We can rule out hurdle no 1.

If necessary I can dig back a former, very clear explanation that emotion in this kind of pathology is flat and unresponsive. I added emotion is a flat line with explosive bursts during meltdown - called the "affective curve".

Does special interest eliminate flat emotional or lack of motivation?

"Дети находящиеся в отделении в стационаре в Вене страдали от трудностей в сфере эмоционального реагирования. К этому следует добавить, что y нормалных людей, механизм реагирования соответстует требованиям общественной жизни."

"The children in the Vienna inpatient ward suffered from emotional difficulties. To this it should be added that in normal people, the reaction mechanism meets the requirements of social life."

I repeat the former quote. It may have been a bit vague but the sense is robotic and non-feelng. This patient had been diagnosed with Kanner autisn in Russia. This same patient had learned to play the organ but the psychologist regardless mentions severe emotional unresponsiveness.

"Ребенок производит впечатление робота, в который забыли вставить блок координации психических функций. “(Л. М. Шипицына).

“The child gives the impression of a robot, into which they forgot to insert a unit for coordinating mental functions. “(L. M. Shipitsyna).

Overall conclusion. Richard's interest in this subject is welcome and appreciated. It just appears he often misses my explanations and rushes to conclusions. For example, thyroid and gland function is indeed a factor in autism as well as somatic anomalies. Maybe he confuses mental obsessive motivation for special interests with physical and socially based motivation. Maybe it's unfair of me to assume these differences are evident? My guess is it's very hard to relate to neurological deviation.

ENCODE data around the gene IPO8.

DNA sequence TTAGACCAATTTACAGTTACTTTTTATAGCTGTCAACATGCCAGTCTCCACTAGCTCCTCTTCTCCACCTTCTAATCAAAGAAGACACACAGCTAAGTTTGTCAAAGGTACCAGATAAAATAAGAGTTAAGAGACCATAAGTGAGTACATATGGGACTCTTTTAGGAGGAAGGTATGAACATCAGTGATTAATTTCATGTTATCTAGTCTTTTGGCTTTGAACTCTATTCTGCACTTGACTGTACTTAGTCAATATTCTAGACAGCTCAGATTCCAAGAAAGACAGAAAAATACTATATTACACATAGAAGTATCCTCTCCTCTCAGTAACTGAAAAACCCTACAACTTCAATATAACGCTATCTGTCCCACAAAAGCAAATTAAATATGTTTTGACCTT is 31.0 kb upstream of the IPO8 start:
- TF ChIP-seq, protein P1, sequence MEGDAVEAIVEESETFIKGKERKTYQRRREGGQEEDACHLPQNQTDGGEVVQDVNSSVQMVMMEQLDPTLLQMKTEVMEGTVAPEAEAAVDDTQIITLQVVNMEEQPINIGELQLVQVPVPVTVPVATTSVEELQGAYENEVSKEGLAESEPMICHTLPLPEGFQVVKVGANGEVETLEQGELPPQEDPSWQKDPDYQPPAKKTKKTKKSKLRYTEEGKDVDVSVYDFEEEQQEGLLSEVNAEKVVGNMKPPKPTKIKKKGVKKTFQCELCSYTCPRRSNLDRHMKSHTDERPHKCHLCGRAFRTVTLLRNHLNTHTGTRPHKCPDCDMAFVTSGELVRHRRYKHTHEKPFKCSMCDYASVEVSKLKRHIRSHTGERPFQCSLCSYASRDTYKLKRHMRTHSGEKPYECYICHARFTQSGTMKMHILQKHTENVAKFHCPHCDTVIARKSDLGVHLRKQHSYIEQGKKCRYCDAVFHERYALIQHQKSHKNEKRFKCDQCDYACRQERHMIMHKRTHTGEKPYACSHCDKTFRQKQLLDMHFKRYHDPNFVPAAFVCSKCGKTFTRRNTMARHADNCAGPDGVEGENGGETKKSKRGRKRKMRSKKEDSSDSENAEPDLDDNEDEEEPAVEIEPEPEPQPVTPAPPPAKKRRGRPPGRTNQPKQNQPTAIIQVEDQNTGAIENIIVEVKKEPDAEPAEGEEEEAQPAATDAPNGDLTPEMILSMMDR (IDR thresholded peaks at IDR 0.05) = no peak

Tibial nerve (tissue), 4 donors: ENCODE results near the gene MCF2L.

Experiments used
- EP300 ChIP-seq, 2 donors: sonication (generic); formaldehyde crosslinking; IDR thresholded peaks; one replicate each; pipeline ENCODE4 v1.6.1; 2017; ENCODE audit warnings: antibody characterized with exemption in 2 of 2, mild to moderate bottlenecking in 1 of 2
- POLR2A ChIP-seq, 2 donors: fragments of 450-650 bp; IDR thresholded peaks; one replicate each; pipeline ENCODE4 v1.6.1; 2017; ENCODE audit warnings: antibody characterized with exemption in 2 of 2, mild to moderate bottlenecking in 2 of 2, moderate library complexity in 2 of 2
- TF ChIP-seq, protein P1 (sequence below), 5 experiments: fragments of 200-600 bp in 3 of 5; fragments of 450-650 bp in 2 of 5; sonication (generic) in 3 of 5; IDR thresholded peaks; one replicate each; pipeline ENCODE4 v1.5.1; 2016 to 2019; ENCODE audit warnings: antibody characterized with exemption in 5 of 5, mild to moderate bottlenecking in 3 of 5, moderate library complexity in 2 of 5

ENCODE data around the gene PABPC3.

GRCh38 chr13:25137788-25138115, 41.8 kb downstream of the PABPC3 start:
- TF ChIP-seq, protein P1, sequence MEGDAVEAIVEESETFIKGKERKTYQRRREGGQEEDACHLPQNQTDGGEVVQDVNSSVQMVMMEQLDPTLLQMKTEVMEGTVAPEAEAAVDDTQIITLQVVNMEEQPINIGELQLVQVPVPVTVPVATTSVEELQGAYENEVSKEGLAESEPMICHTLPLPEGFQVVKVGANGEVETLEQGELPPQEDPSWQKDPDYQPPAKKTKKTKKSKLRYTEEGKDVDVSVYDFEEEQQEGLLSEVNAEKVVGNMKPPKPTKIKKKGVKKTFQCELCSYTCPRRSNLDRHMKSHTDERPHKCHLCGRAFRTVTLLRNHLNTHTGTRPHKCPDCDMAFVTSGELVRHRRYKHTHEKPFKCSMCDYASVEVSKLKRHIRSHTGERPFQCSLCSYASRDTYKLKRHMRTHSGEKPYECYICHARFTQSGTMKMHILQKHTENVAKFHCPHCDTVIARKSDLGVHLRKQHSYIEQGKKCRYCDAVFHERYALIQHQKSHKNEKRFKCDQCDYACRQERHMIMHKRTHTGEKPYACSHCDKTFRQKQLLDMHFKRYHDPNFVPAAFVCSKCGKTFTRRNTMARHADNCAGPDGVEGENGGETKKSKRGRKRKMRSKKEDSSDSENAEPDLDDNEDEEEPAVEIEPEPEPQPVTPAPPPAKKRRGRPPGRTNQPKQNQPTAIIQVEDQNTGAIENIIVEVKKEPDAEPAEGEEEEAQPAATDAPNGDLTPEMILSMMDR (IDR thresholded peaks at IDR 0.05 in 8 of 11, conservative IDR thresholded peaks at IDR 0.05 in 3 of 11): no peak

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#139

Postby davidbanner99@ » Thu Feb 18, 2021 9:37 pm

littlebrowndragon wrote:
Richard@DecisionSkills wrote:
You say you are devoted to animals, specifically your dog. Devotion is an emotion. You use emotion, not logic when it comes to your dog.

When you eat you use emotion. There might be a logical component, e.g. avoid food X, but the underlying drivers of what you eat, when you eat, etc. are all decisions derived from emotion.


I agree that emotion is a strong motivator. However, why is logic better?


This is something you must ponder. What does emotion do? I would say it bonds people together psychologically. It's very definitely a whole language in itself. Do you smile at strangers? I myself do not. Do your eyes move about and do your face muscles vibrate to represent your emotions? In my case no. I suppose I must be sexually unattractive because emotions bond you to other people.
The plus of emotion is it bonds you to family, team, friends and community.
The minus is I think it hinders cold analysis. For example, to study autism I have to not be held back by its emotional impact. If I suffered rejection, I need to analyse why rather than get upset. That is understand the psychoanalytical side. This helped me to understand behaviour. Not just feel angry or flattered.